I've been to New Orleans twice in my life, and hope to go again before I'm 40. So much of what I love is there: jazz, the Mississippi, mausoleums. The first time I went, I was 18, and my college jazz band took a bus trip to the Big Easy. I was lucky enough to have 3 fantastic roomates, none of whom I knew before the trip, and with none of whom I've maintained contact. Anyway, we decided that aside from the Bourbon Street debauchery we were enjoying, we wanted to also experience a little authentic New Orlean's cuisine. Mostly, we ate from the walk-up window at the Chinese grocery down the street, but one afternoon, between concerts, Aimee and Stacy and I went to a bona-fide sit down fancy open air restaurant and ordered oysters on the half shell and a half dozen shrimp.
The waiter sweetly told us how to eat the oysters, and how to first look for pearls (we had one, the size of a grain of sand). Luckily, I'd practiced sword swallowing already, so they were no big thing. The shrimp were served on a bed of ice, and Aimee and I were into our third shrimp apiece before I noticed they still had legs.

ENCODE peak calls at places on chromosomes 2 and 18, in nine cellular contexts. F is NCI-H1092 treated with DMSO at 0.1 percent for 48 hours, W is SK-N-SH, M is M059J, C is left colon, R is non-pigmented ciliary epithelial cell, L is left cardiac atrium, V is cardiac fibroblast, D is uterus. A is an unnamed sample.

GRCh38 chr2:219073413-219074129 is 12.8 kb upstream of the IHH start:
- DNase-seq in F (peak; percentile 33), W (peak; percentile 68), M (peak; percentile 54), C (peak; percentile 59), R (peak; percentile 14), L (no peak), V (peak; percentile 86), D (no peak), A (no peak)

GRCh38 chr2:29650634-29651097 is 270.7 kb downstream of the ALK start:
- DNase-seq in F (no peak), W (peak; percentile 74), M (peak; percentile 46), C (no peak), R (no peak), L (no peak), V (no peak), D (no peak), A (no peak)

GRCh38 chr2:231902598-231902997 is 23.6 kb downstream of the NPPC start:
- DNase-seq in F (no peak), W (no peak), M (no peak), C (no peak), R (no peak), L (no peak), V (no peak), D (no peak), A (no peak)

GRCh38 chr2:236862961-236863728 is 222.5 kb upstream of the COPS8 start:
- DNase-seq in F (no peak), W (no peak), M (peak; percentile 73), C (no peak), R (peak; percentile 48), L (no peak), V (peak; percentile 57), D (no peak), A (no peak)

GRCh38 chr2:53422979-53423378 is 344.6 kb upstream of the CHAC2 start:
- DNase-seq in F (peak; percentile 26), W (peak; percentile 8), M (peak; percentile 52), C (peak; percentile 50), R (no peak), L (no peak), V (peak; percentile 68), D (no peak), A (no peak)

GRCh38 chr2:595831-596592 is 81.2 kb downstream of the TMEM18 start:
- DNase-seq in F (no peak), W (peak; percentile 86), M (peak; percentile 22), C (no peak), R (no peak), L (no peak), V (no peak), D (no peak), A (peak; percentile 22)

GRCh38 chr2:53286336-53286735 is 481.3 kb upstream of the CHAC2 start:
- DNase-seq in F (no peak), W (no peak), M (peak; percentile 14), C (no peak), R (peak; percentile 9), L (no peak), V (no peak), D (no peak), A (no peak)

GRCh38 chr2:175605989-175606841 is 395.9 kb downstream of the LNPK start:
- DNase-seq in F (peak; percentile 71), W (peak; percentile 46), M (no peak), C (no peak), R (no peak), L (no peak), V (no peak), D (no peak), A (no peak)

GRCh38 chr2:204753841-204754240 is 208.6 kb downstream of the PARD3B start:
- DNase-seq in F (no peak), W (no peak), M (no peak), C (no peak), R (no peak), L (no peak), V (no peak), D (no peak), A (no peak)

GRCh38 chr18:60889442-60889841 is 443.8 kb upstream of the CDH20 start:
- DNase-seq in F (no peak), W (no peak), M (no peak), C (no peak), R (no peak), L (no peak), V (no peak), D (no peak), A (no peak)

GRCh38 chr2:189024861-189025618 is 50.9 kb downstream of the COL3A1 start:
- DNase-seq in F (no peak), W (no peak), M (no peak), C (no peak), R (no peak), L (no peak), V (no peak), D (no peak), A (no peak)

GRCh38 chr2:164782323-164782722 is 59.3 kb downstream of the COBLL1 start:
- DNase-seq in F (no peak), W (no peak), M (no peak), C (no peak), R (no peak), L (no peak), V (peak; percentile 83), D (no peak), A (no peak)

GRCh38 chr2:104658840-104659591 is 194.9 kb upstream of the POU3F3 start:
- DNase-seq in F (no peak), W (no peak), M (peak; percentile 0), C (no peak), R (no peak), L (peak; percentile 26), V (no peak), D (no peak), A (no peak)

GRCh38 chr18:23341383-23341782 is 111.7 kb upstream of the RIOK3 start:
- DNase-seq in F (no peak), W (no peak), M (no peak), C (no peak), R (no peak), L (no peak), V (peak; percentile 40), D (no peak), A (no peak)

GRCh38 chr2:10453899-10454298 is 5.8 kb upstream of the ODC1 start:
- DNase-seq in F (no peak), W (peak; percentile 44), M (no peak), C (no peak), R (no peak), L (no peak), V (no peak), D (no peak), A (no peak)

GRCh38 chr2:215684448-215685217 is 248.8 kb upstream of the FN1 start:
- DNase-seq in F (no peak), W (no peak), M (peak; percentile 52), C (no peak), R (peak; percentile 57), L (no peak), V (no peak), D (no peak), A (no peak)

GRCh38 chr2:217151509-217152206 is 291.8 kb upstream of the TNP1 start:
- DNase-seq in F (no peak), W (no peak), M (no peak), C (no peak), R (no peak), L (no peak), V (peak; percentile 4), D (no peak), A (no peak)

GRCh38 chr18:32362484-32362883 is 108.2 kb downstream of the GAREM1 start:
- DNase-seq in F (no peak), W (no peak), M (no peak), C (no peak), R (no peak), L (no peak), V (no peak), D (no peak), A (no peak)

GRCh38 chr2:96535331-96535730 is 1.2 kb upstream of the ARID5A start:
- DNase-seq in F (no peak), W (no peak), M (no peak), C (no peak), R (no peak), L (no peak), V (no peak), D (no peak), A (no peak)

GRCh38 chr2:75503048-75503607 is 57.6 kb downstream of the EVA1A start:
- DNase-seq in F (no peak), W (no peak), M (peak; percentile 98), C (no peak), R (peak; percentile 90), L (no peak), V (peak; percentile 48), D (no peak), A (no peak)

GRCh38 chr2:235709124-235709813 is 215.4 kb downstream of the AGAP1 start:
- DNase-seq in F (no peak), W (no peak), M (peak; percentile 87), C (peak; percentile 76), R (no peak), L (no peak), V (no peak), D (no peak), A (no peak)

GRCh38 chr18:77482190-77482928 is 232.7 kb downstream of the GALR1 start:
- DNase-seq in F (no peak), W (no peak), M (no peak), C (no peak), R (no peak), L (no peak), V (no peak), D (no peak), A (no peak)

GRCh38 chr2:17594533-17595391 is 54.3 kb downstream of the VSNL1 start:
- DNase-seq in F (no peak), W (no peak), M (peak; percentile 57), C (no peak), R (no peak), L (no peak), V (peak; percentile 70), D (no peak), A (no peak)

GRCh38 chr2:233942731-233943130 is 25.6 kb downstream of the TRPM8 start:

"Uh, ladies? I think...I think these shrimp are not what we are accustomed to," I told my comrades. The tiny fork that came with our plate made sense, now, as did the immensely unpleasant crunchiness of these lovely shrimp. We discreetly spit out the bites in our mouths and commenced shelling our very fresh, very crispy shrimp, but not before we noticed our sweet waiter on the other side of the restaurant, pointing us out to the chef as, I can only assume, those hot, mildly stupid Minnesota girls.
The oysters, though, were delicious.